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Childhood UFO sighting and persisting intrigue brought me to Roswell, N.M., UFO capital of the world

May 6, 2005
Fredericksburg Free Lance-Star

I MILL AROUND MY BEDROOM, sorting books and clothes for the next school day. I haven't bothered to turn on the lights--a glow comes from the nearby laundry room. But even without it, I know this space. At 13, I spend most of my time hiding out here.

I look outside, through the room's only window, into a clear spring night. The view never changes: a dark cow pasture straight ahead and to the right, a sliver of highway to the left that's quiet now.

Above, a thousand constellations speckle a smear of black. There is little light pollution in this rural section of Goldsboro, N.C.

Tonight, though, something moves at the edge of the field.

I step toward the window.

A football field away, a dark sphere circled in red lights creeps amid the tree line. It must be the size of a helicopter landing pad.

Like a Frisbee in slow motion, it rotates silently toward the highway.

I stand breathless and still, eyes transfixed. I know what I'm witnessing. Nothing of the Earth looks or moves this way.

Then the spaceship--of course it is a spaceship!--lands. Just short of the highway, it descends into a small clearing among the trees. Out of sight.

I rush to the living room and shout my news. "I saw a UFO! I saw a UFO!" My stepfather shakes his head and laughs.

At school the next day, I share my news with anyone who will listen. My audience is skeptical.

But I don't care. I know what I saw, and I'll search the night sky until my eyes hurt. Devour countless books and movies about flying saucers and little men with slanted, oversized eyes.

I read about abductions and experiments. Hunters sucked into ships and returned days later with bizarre markings on their bodies. Drivers whose car radios crackled and went dead just before a glowing saucer descended in front of them. And fictional (I hope) accounts of women birthing half-alien babies that were snatched away in the night.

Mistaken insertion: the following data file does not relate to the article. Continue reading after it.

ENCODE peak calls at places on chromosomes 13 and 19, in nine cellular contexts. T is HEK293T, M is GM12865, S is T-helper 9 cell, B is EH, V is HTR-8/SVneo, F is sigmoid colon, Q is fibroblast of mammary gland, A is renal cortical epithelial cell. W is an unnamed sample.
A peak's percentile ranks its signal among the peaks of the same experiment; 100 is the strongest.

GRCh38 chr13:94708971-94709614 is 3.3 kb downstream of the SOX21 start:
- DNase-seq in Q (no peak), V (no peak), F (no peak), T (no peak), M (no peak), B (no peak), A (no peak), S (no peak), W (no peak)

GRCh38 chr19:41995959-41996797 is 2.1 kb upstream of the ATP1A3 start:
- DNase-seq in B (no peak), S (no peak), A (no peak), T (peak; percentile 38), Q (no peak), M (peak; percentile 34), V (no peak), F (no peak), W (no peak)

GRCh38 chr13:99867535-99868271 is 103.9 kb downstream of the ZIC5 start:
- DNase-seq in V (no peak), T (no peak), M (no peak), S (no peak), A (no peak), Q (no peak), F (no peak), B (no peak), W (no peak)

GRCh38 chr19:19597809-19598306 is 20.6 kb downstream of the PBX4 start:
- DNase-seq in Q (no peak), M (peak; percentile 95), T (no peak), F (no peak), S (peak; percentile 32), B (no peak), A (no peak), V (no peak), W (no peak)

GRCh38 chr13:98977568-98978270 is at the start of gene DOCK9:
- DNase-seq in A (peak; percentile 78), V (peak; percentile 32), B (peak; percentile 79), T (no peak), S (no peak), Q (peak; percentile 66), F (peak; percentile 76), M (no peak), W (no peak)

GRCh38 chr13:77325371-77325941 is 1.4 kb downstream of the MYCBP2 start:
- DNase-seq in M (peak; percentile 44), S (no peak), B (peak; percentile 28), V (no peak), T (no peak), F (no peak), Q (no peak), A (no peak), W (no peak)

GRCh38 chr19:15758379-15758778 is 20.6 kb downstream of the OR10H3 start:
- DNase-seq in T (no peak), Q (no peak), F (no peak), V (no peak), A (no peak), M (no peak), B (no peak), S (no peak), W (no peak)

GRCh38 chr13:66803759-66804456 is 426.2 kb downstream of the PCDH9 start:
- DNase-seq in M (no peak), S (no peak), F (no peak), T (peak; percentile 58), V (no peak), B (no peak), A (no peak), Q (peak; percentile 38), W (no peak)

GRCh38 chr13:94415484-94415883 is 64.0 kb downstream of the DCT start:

I grow sleepless and haunted, a camper on my mother's bedroom floor.

A month later, I'm home alone, and have gone outside after dark to feed dinner leftovers to Angel, our border collie mix. Some 50 feet from the back door, I empty the casserole dish in her bowl.

Something tells me to turn around.

A huge, triangular object edged in red lights hangs silently above the same tree line I can see from my bedroom window.

Chills creep along my arms, even on this humid night.

It is looking at me, I think. Maybe they have been watching me all along. Maybe they want to zap me up and chop me up or make me have one of their alien babies.

I scream, sling the dish and spoon somewhere in the dark grass and run for the house.

Inside, I hit the floor. I have never been more afraid. For minutes, I lay still on the cool vinyl while the fear subsides.

This is too weird. Two in a month? I get up and slink back outside. Look to the sky.

It's gone.
Journey to Roswell

Eleven years to the month have passed. I'm 2,000 miles from my hometown, a passenger in a rented Hyundai Sonata.

The New Mexico desert zips by at 85 mph. Grass and shrubs faded sepia from wind and sun are scattered across a rugged landscape.

The desert holds the grace and intrigue of an enduring artifact.

There is nothing here but land and cattle and an occasional antelope, and this ribbon of highway that must stretch to the edge of the earth.